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Thread: Implicit Differentiation Problem

  1. #1
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    Implicit Differentiation Problem

    Implicit Differentiation Problem-capture.png

    I was wondering if I am doing this right because i have no clue if i am doing it right!

    So for f(x) .. i calculated its derivative:

    arcsin(x/a)
    same as y= arcsin(x/a)
    sam as x/a= sin(y)

    implicit differentiation , i get

    1/a = cosy *dy/dx
    dy/dx = 1/acosy (is this the most simplified form?

    For g(x) . the derivative is

    g(x) = a*arctan(x/a)
    same as y= a*arctan(x/a)
    same as siny = a *(x/a)
    same as siny = x
    derivative through implicit differentiation, i get

    dy/dx[siny=x]
    dy/dx *cosy = 1
    dy/dx = 1/cosy

    Suppose i found the derivatives for f(x) and g(x) in its most simplest form.. how do i go about finding a? Do i set them equal to each other and solve for a?


    Thanks ;/!
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  2. #2
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    Re: Implicit Differentiation Problem

    Quote Originally Posted by lc99 View Post
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    I was wondering if I am doing this right because i have no clue if i am doing it right!

    So for f(x) .. i calculated its derivative:

    arcsin(x/a)
    same as y= arcsin(x/a)
    sam as x/a= sin(y)

    implicit differentiation , i get

    1/a = cosy *dy/dx
    dy/dx = 1/acosy (is this the most simplified form?

    For g(x) . the derivative is

    g(x) = a*arctan(x/a)
    same as y= a*arctan(x/a)
    same as siny = a *(x/a)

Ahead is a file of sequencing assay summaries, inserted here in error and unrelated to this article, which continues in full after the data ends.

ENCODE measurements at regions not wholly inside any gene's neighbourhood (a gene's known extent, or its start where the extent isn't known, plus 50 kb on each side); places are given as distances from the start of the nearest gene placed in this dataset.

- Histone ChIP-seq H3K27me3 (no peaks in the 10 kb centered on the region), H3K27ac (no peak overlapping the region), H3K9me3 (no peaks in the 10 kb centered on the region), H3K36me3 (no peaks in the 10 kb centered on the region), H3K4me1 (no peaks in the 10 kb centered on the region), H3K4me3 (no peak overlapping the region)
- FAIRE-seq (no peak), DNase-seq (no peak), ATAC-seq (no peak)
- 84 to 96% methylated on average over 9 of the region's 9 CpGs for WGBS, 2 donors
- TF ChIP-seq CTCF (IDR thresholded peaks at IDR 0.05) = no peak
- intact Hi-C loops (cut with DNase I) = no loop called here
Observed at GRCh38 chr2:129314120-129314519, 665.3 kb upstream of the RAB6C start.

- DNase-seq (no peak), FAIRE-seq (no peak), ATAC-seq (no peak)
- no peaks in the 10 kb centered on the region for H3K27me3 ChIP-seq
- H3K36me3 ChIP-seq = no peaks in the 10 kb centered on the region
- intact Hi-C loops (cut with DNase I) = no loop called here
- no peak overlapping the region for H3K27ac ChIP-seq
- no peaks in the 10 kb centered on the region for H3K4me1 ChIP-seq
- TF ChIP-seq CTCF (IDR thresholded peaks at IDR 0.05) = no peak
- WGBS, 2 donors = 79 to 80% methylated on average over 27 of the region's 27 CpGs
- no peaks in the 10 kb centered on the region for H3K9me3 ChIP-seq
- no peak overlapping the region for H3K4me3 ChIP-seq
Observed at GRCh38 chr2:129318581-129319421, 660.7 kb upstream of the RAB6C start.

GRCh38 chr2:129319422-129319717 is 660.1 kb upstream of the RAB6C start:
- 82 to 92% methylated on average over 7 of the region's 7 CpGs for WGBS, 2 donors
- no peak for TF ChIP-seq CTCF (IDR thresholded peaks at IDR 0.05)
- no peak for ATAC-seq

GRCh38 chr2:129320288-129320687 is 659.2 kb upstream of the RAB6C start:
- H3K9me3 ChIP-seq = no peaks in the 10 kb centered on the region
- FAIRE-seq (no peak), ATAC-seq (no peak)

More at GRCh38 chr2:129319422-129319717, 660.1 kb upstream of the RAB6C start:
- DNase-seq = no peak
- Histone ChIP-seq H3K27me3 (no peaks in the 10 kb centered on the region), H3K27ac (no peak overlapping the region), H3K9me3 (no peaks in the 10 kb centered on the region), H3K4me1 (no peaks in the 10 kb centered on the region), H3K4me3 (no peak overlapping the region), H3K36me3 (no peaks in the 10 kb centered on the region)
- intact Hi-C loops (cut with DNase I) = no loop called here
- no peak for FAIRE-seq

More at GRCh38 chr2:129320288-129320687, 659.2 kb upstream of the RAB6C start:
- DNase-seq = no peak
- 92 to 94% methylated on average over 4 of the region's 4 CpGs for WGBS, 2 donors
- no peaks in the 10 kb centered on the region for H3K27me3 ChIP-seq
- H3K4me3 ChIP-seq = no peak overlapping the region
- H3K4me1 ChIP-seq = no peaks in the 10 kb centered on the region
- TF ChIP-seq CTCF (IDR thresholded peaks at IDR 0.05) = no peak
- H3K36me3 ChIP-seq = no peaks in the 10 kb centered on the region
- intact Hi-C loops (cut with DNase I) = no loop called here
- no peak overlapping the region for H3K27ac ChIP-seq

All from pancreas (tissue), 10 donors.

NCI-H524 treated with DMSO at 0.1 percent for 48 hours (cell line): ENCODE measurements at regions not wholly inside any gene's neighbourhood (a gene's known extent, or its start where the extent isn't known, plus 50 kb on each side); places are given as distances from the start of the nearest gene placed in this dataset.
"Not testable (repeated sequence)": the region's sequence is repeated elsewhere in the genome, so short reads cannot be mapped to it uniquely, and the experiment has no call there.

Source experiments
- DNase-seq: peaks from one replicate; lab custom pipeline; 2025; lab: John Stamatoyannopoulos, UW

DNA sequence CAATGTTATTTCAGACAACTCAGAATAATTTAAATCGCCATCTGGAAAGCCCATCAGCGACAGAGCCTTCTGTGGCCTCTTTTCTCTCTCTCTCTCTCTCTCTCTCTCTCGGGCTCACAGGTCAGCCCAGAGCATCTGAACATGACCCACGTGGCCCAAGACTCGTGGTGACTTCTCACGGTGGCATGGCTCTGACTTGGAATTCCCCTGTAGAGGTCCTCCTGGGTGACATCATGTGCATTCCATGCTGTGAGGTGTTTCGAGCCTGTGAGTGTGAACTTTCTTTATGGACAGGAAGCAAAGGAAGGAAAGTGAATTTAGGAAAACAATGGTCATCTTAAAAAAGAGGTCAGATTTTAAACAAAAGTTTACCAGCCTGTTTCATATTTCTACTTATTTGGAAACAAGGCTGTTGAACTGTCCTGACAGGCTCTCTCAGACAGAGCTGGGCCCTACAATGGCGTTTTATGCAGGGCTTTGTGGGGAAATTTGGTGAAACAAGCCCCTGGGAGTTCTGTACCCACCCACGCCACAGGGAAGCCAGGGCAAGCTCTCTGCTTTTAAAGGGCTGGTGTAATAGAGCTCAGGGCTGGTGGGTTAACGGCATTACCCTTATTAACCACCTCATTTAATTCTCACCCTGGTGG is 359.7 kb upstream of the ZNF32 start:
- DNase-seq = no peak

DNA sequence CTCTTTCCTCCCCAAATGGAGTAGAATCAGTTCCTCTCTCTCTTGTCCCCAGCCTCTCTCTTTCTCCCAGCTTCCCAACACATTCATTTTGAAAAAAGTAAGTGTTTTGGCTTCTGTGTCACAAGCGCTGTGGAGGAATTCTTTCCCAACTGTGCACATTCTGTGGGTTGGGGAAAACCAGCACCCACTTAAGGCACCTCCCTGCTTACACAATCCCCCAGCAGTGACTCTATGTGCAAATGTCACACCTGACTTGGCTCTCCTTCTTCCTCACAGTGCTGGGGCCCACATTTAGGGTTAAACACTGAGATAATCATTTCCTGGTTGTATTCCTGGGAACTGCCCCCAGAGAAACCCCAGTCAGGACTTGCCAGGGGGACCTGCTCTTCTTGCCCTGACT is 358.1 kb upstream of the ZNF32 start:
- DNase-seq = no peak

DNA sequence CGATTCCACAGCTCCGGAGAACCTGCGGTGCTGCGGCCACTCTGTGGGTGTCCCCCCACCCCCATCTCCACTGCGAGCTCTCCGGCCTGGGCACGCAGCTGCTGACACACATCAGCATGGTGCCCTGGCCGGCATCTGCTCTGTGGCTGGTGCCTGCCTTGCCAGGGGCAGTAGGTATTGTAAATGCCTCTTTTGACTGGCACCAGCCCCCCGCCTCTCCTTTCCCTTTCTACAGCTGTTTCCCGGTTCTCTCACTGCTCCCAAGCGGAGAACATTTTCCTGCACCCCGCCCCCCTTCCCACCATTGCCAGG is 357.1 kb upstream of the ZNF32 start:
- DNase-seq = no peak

same as siny = x
    derivative through implicit differentiation, i get

    dy/dx[siny=x]
    dy/dx *cosy = 1
    dy/dx = 1/cosy

    Suppose i found the derivatives for f(x) and g(x) in its most simplest form.. how do i go about finding a? Do i set them equal to each other and solve for a?


    Thanks ;/!
    Remember that you replaced $f(x)$ with $y$ and $g(x)$ with $y$, but $f(x) \neq g(x)$. So, a better way of writing it would be:

    $\sin f(x) = \dfrac{x}{a}$

    $\tan \left[ \dfrac{g(x)}{a}\right] = \dfrac{x}{a}$

    Then, you get $\dfrac{d f(x)}{dx} = \dfrac{1}{a \cos f(x)}$.

    For the second one, you were way off:

    $\dfrac{1}{a} \sec^2 \left[ \dfrac{g(x)}{a}\right] \dfrac{d g(x)}{dx} = \dfrac{1}{a}$ implies $\dfrac{d g(x)}{dx} = \cos^2 \left[ \dfrac{g(x)}{a} \right]$

    Now, setting them equal becomes more difficult. You want to get it back in terms of $x$.

    $\sin f(x) = \dfrac{x}{a} = \dfrac{\text{opp}}{\text{hyp}}$. You have a right-triangle with a side of length $x$ and hypotenuse of length $a$. Therefore the other side is $\sqrt{a^2-x^2}$ by the Pythagorean Theorem.
    You want $\cos f(x) = \dfrac{\text{adj}}{\text{hyp}} = \dfrac{\sqrt{a^2-x^2}}{a}$

    So $\dfrac{d f(x)}{dx} = \dfrac{1}{\sqrt{a^2-x^2}}$

    Next, you have $\tan \left[ \dfrac{g(x)}{a} \right] = \dfrac{x}{a} = \dfrac{\text{opp}}{\text{adj}}$. You have a right-triangle with sides of length $x$ and $a$, so the hypotenuse is of length $\sqrt{a^2+x^2}$. So, $\cos \left[ \dfrac{g(x)}{a} \right] = \dfrac{\text{adj}}{\text{hyp}} = \dfrac{a}{\sqrt{a^2+x^2}}$

    Thus, you have:

    $\dfrac{d g(x)}{dx} = \dfrac{a^2}{a^2+x^2}$

    Now, you want the derivatives at $x=1$ to be equal:

    $\dfrac{1}{\sqrt{a^2-1}} = \dfrac{a^2}{a^2+1}$

    Can you solve it from here?
    Last edited by SlipEternal; Oct 11th 2017 at 11:01 AM.
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